Norwegian students generally satisfied with their studies

norwayflagThe Norwegian Quality Assurance Agency (NOKUT) has launched a new nation wide student survey regarding students’ satisfaction. This is the first national survey of this kind in Norway and will now be repeated on a yearly basis. The responses this year came from about 17 600 students from 58 universities and university colleges in Norway, with a response rate of about 32%.

The central results from the survey indicated that Norwegian students are in general satisfied with their studies. On the question whether they are satisfied, 77% gave a respons that they were satisfied and only 8% indicated that they were not satisfied (1 and 2 on a scale of 5). Amongst professionally oriented programmes, nurse and kindergarten teacher education are those with a highest levels of satisfaction. On the other hand, teacher education students are generally more critical. Students also rank highly the relevance of their studies for future employment (81% indicate a high rank) and how academically challenging their studies are (86% indicate a high rank).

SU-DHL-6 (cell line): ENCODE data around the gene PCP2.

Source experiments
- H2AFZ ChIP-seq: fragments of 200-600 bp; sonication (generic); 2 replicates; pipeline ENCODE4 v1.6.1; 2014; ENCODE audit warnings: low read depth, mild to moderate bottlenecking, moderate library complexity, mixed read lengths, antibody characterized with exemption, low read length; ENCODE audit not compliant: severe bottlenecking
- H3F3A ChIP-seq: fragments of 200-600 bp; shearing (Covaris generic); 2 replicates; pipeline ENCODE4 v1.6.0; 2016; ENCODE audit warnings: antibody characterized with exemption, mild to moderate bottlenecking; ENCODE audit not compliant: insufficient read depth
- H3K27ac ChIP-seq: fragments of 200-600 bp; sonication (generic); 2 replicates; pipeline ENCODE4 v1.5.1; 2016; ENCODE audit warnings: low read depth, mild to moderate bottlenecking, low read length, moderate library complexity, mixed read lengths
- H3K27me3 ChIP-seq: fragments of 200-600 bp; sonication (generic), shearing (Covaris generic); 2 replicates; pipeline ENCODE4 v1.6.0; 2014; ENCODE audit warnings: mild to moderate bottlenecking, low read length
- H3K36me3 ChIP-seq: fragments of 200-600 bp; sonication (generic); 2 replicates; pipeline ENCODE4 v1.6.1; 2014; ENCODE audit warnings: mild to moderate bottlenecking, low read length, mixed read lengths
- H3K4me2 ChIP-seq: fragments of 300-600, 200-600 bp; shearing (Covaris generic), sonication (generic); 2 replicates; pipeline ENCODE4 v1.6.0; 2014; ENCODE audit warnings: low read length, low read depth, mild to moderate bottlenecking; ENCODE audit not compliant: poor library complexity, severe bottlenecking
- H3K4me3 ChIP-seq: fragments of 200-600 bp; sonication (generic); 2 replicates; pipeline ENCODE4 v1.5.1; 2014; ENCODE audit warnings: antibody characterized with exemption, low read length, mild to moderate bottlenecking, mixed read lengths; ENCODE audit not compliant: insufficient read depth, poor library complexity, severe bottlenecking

While there was general satisfaction amongst the students, this was contrasted with the fact that only half of the students were happy with the teaching and even fewer with the feedback they receive. For instance, 59% of the political science students are unhappy with supervision and feedback.




European Commission report on quality assurance in Europe